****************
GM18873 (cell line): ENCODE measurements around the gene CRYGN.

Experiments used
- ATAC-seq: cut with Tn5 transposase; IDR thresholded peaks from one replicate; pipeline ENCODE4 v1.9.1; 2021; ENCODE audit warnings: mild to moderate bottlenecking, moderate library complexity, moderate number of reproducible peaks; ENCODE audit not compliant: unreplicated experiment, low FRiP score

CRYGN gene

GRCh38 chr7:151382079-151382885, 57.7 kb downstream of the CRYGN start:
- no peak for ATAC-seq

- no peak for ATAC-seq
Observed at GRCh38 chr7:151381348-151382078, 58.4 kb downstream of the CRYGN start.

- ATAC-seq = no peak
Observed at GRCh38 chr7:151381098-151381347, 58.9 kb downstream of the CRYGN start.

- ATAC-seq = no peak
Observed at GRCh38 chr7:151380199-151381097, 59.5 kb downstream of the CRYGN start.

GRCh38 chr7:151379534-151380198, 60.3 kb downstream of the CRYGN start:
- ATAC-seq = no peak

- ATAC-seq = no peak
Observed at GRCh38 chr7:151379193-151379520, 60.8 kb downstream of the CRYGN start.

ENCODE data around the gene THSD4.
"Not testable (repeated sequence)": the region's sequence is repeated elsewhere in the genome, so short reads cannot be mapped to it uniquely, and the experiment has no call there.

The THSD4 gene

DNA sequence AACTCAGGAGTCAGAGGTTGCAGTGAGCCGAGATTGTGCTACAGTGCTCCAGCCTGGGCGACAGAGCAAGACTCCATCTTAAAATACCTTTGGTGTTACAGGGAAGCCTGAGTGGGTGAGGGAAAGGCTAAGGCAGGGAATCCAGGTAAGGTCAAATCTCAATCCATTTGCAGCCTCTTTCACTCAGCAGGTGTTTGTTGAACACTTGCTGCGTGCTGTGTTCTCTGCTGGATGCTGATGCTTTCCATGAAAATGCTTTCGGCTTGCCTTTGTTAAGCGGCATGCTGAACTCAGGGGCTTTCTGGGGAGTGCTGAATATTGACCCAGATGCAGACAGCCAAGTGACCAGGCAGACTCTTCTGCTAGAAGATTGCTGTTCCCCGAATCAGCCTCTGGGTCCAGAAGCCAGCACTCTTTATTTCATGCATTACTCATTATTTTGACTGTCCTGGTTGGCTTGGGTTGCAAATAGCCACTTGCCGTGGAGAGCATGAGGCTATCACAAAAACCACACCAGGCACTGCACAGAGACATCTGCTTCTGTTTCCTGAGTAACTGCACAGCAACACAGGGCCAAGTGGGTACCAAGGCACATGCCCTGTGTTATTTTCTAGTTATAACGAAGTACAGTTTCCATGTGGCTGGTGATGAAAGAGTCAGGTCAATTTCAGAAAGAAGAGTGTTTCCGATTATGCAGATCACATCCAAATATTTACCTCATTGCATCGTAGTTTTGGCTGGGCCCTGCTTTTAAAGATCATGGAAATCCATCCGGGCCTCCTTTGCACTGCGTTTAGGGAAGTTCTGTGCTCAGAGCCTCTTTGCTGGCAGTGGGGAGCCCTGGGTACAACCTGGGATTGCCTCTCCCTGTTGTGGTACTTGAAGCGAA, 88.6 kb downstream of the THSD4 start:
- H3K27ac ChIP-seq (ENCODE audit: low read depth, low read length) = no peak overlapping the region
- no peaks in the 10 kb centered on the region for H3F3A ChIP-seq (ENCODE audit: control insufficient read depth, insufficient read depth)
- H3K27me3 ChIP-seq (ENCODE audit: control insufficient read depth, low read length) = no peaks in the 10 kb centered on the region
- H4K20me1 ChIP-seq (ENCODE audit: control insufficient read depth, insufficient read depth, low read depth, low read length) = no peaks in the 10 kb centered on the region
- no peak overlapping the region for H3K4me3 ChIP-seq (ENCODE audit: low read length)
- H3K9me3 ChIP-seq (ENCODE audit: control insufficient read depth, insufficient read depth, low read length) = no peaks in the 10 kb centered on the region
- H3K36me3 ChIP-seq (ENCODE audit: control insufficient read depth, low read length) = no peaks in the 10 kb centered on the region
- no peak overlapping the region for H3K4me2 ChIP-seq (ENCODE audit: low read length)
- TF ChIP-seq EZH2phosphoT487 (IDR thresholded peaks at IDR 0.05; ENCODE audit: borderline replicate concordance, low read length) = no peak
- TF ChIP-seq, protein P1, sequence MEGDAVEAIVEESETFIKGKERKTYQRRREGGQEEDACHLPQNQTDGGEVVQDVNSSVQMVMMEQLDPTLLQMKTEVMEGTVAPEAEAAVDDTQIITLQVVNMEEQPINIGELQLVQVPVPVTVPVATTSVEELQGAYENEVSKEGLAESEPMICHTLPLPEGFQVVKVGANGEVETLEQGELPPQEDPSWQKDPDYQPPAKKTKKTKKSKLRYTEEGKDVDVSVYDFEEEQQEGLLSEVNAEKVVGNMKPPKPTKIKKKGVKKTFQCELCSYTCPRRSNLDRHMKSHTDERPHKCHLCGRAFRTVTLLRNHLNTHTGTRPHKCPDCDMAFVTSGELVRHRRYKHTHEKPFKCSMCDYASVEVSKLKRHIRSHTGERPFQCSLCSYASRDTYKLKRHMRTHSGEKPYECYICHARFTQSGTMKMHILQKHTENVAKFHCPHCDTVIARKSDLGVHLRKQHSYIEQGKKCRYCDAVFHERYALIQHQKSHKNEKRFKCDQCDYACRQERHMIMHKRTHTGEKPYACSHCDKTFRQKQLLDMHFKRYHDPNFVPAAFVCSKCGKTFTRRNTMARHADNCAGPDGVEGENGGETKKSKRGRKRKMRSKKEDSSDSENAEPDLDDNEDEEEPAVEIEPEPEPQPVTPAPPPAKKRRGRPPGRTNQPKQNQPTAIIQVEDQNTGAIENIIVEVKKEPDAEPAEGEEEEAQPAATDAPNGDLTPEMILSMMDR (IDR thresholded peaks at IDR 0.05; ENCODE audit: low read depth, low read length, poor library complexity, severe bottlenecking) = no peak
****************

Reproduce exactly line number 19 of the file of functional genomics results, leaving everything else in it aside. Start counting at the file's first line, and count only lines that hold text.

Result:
The THSD4 gene